The first distinctive national factor is the language. Parker emphasized the importance for Anglophone authors to cite general accounting histories which are published in languages other than English [Parker, 1993]. Nevertheless, Anglo-American academicians read only English-speaking literature and all IAHL is completely absent from their papers' references. According to Carmona et al. , the European setting is characterized by a complex web of cultures, languages and research traditions arguably creating further difficulties for non-Anglo-Saxons seeking international visibility. Research in social sciences is, to a large extent, ingrained in cultural, institutional and linguistic contexts that are difficult to embody in a report written in a different language. They stated that language constitutes a significant barrier for social scientists to disseminate their research in leading academic periodicals and that language posits additional difficulties for non-Anglophone scholars. Many of them are not perfectly fluent in English or cannot express their ideas in English as accurately as in their mother tongue. Consequently, some of them probably refrain from submitting their work to Anglo-American or international journals [Raffournier and Schatt, 2010, pp. 162163]. The accounting scholars tied to their national accounting bodies seem to publish more papers in their national journals than in international journals and, at the same time, using data from national institutions and tend to think that their knowledge is unique [Lukka and Kasanen, 1996].
The second distinctive national factor is the local versus global academic, and in a wider sense, the cultural context in which accounting history research is embedded. In the Italian case, the overwhelming majority of scholars and the totality of professional accountants engaged in narrating accountings past are not accustomed to debate in an international arena with its rules, frameworks, and methodologies. The stronger argument against an opening of the IAHL to the international debate seems to be the epistemology of adopting a non-linear sense of history, largely shared by non-positivist accounting historians. Some scholars argued that it would have disruptive implications for historiographies characterized by a strong sense of finalism such the Italian tradition [Carmona and Zan, 2002, pp. 300-301; Zan, 2004].
With respect to the globalization of the historical research in Italy at the beginning of the new millennium, Carmona  noted its low international profile. Within a few years, the number of articles written by Italian authors published in international journals grew rapidly [Banos-Sanchez and Gutierrez-Hidalgo, 2010; Antonelli and D'Alessio, 2011]. Since then, some 70 historical papers had been published in international refereed journals, especially in the Accounting Historians Journal, Accounting History Review and Accounting History. As a result, Italian scholars disseminate their historical research with different publication forms. On one side, articles written by Italian historians published in international journals could be considered substantially aligned with international methodological and conceptual standards. Thus, those articles do not represent in a significant way the country-specific context they come from. On the other side, the national identity of Italian Accounting History was affirmed, enforced and disseminated by IAHL. Thus, we focus on the latter and neglect, in English-language papers, to analyse in-depth the 'local' dimension of the research tradition and the belief system of the academicians and professionals involved in historical research. We define a discipline "local" as in Lukka and Kasanen [1996, p. 757] when they applied this term to a category of research focussed on the norms and real economic environment of the home country, and we connected this national dimension mainly to Italian culture and language. Thus, IAHL could be considered an archetype of accounting history as a 'local' discipline, with its characteristics:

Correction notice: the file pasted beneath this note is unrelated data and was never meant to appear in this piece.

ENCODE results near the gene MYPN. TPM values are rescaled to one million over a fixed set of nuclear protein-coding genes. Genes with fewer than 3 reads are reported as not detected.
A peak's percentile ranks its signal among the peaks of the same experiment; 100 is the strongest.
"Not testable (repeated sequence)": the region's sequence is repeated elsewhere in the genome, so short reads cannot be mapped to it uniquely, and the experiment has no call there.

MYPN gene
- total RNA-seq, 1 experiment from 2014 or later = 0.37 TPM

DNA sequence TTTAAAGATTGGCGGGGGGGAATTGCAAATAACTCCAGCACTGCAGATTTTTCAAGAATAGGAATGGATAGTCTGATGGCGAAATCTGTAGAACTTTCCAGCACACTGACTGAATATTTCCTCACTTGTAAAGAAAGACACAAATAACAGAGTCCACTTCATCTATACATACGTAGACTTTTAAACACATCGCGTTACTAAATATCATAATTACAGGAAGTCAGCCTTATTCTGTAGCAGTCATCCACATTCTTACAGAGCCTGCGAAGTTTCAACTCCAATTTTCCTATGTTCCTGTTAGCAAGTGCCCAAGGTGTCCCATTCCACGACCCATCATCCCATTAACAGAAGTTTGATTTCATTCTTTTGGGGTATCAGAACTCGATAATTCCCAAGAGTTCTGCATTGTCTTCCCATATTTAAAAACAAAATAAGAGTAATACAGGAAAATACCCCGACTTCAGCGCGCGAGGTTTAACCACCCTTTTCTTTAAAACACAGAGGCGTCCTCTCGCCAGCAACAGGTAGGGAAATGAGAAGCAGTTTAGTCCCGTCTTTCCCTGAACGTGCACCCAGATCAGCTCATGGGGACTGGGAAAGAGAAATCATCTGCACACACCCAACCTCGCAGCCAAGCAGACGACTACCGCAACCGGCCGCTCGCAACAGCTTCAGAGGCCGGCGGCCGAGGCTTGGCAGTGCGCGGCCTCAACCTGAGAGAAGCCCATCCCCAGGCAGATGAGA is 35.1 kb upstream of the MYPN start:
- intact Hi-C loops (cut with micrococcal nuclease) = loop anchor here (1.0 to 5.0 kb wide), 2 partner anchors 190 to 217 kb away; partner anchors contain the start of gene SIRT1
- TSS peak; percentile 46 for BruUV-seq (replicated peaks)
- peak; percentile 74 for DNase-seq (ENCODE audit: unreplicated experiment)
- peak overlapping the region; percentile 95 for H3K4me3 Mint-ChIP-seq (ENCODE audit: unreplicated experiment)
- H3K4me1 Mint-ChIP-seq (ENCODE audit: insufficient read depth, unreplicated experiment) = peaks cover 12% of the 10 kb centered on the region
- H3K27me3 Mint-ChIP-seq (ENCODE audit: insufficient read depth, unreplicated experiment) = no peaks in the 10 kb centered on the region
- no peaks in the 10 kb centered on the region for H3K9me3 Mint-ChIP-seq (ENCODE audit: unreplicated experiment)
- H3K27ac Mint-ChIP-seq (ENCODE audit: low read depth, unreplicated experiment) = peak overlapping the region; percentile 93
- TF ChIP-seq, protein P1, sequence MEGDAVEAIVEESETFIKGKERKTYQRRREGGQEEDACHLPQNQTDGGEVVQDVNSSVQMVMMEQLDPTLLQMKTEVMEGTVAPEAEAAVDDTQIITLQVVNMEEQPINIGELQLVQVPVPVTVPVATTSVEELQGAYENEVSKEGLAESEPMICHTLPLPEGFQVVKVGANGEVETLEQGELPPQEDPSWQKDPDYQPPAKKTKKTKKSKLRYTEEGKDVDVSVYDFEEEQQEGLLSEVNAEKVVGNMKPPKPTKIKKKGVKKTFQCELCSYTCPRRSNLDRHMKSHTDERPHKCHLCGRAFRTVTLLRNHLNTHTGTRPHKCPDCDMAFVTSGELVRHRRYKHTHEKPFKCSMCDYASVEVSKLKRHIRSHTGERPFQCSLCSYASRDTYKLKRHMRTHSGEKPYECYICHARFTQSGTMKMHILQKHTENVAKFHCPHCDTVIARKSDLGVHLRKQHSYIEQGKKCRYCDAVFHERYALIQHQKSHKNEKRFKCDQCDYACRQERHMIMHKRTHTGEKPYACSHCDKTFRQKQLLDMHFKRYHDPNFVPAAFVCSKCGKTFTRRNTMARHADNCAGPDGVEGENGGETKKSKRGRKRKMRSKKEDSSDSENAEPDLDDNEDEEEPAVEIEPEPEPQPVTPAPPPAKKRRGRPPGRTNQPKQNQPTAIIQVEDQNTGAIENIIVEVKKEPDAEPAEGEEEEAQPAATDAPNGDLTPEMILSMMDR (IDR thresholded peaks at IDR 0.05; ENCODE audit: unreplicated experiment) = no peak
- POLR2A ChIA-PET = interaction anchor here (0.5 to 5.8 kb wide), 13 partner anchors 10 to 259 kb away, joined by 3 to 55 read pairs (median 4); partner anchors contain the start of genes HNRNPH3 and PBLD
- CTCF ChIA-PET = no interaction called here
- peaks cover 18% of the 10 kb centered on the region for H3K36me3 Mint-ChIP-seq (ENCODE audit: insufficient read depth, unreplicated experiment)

(a) Aims, methods, objects are strictly embedded in national culture, language, institutions.
(b) Such a literature emerges from discussion forums formed only by the accounting scholars and the professional accountants within the country.
(c) Historical knowledge is disseminated in the home country language and by nationally oriented journals and books.